In mine and other's opinions, you are a main culprit in doing just this. Saying that power cords, cables, gadget tweaks and other non-proven items make a "profound" difference in the sound isn't exactly being truthful now is it? Why is it that you always give Nordost so much praise no matter what cable is brand spanking new? I know for a fact that it's either mostly sight bias, expectation bias or maybe you aren't as savy as you would like to think you are when it comes to listening at these events.

Equpment doesn't need to be "broken in". The only audio component that could have a very slight difference is a speaker where the spider on a driver is still stiff. That takes care of itself in the very first few minutes of being played as the cone flexes back and forth with the music.Same for digital cables, either they can pass zeros and ones or the wire is broken, period.

[gratuitous personal comment deleted by JA]

Audio Legend's picture

Agree that room set up is a skill, and many reps, dealers, and even manufacturers
uterrlly clueless.  Tough luck. Learn your trade is my suggestion to them.

Audio Legend's picture

 

Dear Pro Audio Tech:

All your points are noted an quite accuarate in regards to cost and time.

Also totally agree on the change in demographics. When I was a kid MTV just started up, cable tv was for rich people, smart phones were a fantasy, and their were basically two formats, LP and tape.

Howerver, the negative comments rooms are no fault of any one besides the exhibitors. It is just NOT that hard to get good sound in a room with decent preparation as Jason suggests. It is not his fault that many dealers and reps have no clue how to set up a sound system. Why are there certain exhibits that sound good show after show after show?

Don't blame the messenger.

untangle's picture

This post is about the show - remember? Many commenters weren't even there. I'm not sure how many commenters even read all of the coverage. For example...

Two of JVS's (and my) favorite rooms featured, respectively, $2K speakers and a $3K total system price. OK, so he liked a megabuck system best - who cares? Can't he just call it like he hears it? If you've also heard the system and disagree, great - tell us all about it. If you haven't, why say anything on this thread? (Audio Assylum is a good place for that.)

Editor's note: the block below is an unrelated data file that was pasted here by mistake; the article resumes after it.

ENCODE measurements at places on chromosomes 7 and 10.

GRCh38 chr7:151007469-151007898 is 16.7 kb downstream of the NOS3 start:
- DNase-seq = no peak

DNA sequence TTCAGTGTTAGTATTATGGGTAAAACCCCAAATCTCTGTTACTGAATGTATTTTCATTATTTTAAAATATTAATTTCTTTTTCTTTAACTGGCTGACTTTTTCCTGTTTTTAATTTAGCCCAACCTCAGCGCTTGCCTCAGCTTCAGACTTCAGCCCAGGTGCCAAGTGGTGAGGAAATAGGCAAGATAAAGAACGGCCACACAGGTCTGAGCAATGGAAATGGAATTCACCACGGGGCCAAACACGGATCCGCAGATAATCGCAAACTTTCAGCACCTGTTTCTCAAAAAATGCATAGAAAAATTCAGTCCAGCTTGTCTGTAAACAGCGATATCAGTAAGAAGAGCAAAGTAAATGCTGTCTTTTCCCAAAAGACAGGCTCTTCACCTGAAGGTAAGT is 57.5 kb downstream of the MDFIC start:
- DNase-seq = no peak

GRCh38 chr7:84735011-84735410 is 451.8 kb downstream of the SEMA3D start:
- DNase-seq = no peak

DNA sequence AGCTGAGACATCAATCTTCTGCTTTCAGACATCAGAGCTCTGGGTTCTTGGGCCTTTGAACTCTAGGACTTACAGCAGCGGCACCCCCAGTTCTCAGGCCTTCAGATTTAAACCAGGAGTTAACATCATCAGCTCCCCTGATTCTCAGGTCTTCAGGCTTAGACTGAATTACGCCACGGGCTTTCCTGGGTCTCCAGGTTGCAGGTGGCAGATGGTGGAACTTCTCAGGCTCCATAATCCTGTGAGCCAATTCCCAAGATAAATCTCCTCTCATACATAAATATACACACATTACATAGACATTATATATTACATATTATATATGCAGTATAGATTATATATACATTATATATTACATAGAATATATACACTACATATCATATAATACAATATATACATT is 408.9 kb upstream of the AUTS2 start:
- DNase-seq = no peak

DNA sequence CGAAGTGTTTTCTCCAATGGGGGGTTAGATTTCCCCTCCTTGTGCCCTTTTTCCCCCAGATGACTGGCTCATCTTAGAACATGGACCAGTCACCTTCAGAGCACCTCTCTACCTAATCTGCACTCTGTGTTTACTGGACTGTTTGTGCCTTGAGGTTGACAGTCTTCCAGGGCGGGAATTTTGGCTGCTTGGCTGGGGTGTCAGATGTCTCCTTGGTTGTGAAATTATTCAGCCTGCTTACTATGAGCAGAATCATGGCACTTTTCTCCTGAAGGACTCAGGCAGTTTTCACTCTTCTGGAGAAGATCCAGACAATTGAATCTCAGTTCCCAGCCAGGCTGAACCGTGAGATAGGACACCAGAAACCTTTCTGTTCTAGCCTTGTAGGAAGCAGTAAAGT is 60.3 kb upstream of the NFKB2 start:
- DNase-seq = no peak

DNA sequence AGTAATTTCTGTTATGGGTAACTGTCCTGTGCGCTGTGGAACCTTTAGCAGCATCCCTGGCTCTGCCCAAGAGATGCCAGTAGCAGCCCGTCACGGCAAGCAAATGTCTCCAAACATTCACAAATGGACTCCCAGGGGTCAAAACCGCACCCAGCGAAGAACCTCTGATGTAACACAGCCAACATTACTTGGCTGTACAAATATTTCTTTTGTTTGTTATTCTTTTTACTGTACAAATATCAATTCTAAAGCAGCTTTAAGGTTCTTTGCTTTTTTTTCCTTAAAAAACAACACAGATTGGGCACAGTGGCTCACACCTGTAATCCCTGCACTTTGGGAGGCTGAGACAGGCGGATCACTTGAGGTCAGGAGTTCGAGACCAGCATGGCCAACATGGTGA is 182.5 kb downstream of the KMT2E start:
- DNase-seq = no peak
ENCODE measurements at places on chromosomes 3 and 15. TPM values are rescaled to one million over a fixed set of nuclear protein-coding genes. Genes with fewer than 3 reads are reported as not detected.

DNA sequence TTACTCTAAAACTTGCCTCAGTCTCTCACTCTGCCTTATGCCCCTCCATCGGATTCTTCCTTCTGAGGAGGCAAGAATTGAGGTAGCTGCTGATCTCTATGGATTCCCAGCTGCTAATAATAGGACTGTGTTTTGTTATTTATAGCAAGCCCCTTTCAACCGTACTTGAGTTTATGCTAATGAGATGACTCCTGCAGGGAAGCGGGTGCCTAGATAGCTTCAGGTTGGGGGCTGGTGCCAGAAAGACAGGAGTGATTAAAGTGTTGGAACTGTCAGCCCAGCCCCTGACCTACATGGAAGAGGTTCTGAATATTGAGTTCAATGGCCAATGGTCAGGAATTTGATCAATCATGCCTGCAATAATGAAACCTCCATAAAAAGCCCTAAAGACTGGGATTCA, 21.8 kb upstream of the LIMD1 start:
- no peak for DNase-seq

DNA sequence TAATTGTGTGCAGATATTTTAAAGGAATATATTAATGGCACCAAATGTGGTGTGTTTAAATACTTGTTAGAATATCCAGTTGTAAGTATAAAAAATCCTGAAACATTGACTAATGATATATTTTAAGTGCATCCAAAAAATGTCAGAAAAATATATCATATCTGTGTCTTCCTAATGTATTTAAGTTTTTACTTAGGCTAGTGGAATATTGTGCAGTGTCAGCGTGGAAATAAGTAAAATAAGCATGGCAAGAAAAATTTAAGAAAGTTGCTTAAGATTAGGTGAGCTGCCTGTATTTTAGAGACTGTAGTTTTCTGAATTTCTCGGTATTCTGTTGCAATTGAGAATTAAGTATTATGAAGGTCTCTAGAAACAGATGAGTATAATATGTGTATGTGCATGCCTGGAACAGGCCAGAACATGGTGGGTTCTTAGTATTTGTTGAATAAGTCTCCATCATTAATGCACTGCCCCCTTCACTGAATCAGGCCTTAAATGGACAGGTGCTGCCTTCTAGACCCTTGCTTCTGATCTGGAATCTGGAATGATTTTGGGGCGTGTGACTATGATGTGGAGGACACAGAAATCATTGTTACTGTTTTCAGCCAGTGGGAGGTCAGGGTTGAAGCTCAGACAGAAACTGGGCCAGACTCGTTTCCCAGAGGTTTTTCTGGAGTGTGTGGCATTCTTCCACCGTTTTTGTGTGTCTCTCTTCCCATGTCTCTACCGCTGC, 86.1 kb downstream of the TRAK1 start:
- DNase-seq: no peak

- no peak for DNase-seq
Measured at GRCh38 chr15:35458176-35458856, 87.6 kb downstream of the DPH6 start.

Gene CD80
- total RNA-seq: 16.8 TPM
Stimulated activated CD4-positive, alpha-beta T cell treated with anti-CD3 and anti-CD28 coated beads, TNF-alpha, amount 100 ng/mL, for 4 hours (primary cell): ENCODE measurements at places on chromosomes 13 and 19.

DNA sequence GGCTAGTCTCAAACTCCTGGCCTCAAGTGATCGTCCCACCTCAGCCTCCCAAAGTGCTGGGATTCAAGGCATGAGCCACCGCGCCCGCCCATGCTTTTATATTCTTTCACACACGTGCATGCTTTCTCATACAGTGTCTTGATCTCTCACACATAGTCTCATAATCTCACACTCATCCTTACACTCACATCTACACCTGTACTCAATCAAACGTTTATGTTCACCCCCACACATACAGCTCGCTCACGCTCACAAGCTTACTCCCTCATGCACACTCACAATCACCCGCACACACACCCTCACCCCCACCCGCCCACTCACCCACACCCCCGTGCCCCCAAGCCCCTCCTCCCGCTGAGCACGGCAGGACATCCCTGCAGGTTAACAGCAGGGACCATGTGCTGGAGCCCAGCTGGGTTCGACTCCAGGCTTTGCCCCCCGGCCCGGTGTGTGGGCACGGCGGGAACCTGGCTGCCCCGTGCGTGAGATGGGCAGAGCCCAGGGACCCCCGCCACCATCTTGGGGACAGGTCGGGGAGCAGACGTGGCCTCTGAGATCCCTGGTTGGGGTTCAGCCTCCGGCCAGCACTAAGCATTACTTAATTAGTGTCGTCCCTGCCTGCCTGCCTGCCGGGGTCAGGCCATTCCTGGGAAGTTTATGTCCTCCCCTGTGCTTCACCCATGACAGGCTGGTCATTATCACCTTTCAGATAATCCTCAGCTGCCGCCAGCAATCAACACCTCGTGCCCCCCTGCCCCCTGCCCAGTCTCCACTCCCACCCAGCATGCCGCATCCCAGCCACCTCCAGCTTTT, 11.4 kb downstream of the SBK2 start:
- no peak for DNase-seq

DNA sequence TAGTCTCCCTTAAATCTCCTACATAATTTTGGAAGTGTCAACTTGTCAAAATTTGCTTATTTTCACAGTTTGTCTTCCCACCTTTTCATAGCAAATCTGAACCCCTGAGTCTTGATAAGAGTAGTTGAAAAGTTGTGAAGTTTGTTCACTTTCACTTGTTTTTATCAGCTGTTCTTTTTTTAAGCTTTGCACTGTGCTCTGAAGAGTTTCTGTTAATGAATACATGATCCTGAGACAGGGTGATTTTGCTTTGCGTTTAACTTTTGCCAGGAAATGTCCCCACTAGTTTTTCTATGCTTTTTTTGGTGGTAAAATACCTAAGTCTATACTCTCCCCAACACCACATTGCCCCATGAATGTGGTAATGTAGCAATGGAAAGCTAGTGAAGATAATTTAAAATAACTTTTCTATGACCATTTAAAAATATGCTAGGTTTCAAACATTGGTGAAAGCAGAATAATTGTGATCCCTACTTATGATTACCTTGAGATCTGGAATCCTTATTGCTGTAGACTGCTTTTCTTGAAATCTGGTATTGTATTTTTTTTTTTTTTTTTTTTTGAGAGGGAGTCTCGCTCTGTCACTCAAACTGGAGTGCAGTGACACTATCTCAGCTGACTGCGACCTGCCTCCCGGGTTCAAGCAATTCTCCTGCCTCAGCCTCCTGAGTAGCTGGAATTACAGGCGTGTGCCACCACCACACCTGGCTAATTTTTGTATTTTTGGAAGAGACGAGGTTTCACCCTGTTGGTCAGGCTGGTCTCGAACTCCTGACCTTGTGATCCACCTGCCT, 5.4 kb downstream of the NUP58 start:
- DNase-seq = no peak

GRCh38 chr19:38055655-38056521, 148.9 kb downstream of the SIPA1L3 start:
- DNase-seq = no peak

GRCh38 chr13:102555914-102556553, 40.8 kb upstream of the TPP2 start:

Further, neither JVS nor Stereophile control the demographics of the high end market. And they only slightly control buying trends. So let's not act as if they do and blame them for such matters. Steve Jobs exerts more influence and he's dead.

There is a raft of good gear available to the younger set, including turntables. But this group gets its info from the internet (think headfi.com), not trade shows.

So you want to know what drives young folks away from the high end? Comment strings like this one where older people criricise each other for sport (and to show how much they know).

And now we're going to criticise a reviewer for having some negative comments. Really? When the community has begged for "objective reporting" and "just tell it like it is"?

Now that's truly irony...

Bob

GeorgeHolland's picture

"So you want to know what drives young folks away from the high end?"

 

Prices, know it all snob sellers, silly reports like JVS does where he always heaps praise upon power cords, cables and useless gimmick items, products that place flash and status symbols above utility . . . [gratuitous insult deleted by JA] . . . reviews that are mostly about some guy's girlfriend or the women in his life and barely about the item being reviewed, digital cables that sell for more than $20, giving an item a good review and then you find out there are only 4 distributors and one of them is in Haiwaii and none of them have prices posted online, speakers that have maybe $500 total in parts and they sell for $20,000, oh and prices, prices, prices.

John Atkinson's picture

GeorgeHolland wrote:
giving an item a good review and then you find out there are only 4 distributors

Stereophile insists that unless it is sold direct, a product being featured in a full review be available from at least 5 US retailers. See www.stereophile.com/asweseeit/307awsi/index.html. We always list the number of US retailers in the review's "Specifications" sidebar.

John Atkinson
Editor, Stereophile

GeorgeHolland's picture

"Good review" meant what Mr Serinus does on here perhaps you want to call it a report?

I guess you won't ever be doing a "full review" of the EnigmAcoustics' Sopranino self-polarizing electrostatic supertweeterbecause that was what I was refering to. Look up "where to buy" on their website. Anyway not including the cost on any of the places selling it just frustrates those who don't want to have to call them up or go in person just to find out what it will cost.

John Atkinson's picture

GeorgeHolland wrote:
"Good review" meant what Mr Serinus does on here perhaps you want to call it a report?